Sober Mother was very harsh in her attitudes towards displays of childhood sexuality, loudly asserting the evils of an eight-year-old boy playing with himself, even more disapproving of the first evidence of orgasm. I don’t think mother and father enjoyed a full sexual relationship. I recall hearing their lovemaking just once. I found it uncommonly disturbing. Drunken Mother thought nothing of engaging in casual sexual activities with a host of loathsome pick-ups, men and youths I hated with impotent fury. She would perform lascivious dances before me despite my evident distress. My sexual relationships have been generally unsatisfactory; I have difficulty in associating physical contact with love or guilt-free pleasure, and feel self-disgust after arousal and desperate expression.
I used to come back from school dreading what I might find.
I avoided bringing friends home – they might see my mother drunk or worse. Sometimes I took advantage of her drunkenness to steal money from my mother’s purse and I still feel guilty about that. Sober Mother would exact retribution for real or imagined transgressions with furious fist, wooden spoon or hairbrush to head or body. But she would insist – to me as well as other people – that she never did more than spank my bottom in response to even the gravest crimes.
My own eighteen-year career in the world of drink and drugs began at the age of 14 with a bottle of cider and some Valium.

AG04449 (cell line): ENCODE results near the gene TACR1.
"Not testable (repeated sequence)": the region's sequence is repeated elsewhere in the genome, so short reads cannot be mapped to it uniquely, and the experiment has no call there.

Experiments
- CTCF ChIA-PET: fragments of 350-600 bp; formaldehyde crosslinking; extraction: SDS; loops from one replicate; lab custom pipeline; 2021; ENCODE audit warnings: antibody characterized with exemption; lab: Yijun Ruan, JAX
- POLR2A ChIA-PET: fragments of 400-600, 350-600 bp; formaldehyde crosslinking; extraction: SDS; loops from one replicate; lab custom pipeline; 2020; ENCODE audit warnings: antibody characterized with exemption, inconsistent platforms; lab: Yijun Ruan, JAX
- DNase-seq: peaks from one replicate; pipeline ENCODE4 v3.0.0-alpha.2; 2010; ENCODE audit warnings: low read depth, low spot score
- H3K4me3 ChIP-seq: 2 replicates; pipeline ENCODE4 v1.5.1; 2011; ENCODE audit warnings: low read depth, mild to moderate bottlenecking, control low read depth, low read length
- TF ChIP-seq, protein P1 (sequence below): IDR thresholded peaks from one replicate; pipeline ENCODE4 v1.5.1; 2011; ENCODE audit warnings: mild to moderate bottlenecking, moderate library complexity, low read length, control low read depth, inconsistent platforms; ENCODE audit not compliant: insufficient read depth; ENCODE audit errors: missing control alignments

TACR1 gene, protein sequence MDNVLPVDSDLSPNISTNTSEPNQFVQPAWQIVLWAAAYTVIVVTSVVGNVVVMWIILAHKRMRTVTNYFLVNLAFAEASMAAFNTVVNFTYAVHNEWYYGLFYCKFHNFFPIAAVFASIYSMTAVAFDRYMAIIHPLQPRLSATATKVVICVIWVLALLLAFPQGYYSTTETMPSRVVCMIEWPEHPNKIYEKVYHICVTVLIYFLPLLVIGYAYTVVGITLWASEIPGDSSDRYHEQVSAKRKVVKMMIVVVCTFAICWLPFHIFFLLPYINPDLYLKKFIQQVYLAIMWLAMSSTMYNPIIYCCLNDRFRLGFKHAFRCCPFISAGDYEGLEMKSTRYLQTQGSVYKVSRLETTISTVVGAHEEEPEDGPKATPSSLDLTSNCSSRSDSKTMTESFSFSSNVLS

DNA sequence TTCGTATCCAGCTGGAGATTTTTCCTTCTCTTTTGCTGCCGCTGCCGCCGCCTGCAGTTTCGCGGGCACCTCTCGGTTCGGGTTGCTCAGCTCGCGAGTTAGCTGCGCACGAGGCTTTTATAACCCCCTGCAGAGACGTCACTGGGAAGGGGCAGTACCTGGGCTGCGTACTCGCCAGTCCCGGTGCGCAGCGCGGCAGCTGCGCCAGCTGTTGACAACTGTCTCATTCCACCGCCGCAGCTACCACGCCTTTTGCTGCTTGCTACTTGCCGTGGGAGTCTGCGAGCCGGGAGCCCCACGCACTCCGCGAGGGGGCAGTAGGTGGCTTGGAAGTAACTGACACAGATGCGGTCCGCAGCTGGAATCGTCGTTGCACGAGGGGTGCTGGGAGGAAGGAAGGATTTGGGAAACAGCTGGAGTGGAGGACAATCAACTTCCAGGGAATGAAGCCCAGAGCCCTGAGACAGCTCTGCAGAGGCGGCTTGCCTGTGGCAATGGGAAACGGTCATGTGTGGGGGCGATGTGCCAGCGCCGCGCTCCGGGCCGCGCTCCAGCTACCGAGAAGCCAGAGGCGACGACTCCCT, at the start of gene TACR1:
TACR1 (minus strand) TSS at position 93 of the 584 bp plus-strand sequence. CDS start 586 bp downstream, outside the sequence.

I embraced opium, LSD, speed, cannabis, magic mushrooms and every kind of chemist-bought pharmaceutical, all washed down by gallons of wine, beer and spirits. I stopped this involvement when I realised it was adding to my sense of unease rather than masking it. When finally I did, I received only poorly-considered advice and a few prescriptions for benzodiazepines.
In November 1994 I was devastated by what I now know was a panic attack, but what I thought of at the time as the onset of a life – or mind-threatening disorder. When it did not pass of its own accord, I sought treatment and found nightly doses of Amitriptyline to be helpful. I have also decided to take part in a course of psychotherapy. Though I look upon the drug as a temporary measure, I will not lose sight of the principle that whatever helps me to limit the impact of the most distressing and intrusive of my experience is a good thing. I have retained control in my purposeful dealings with medical and mental health professionals.
It is only recently that I have challenged my previously held notion that I enjoyed a generally happy and contented childhood. The experiences related here still have the power to upset and alarm me.
I am haunted by the idea that the telling of these dark truths is an unwarranted betrayal of my mother. I am convinced that these experiences have played a major role in allowing my life to be subsumed on occasions by misery, fear and despair.
I live 50 miles from my mother. I correspond regularly with her, but seldom visit. I do not know my father’s address. I write to my brother occasionally. He sends me a card for my birthday and at Christmas. I lament my sister’s passing although I am no longer overwhelmed by grief at her absence. My mother’s drinking remains a taboo subject within our fragmented and secretive family.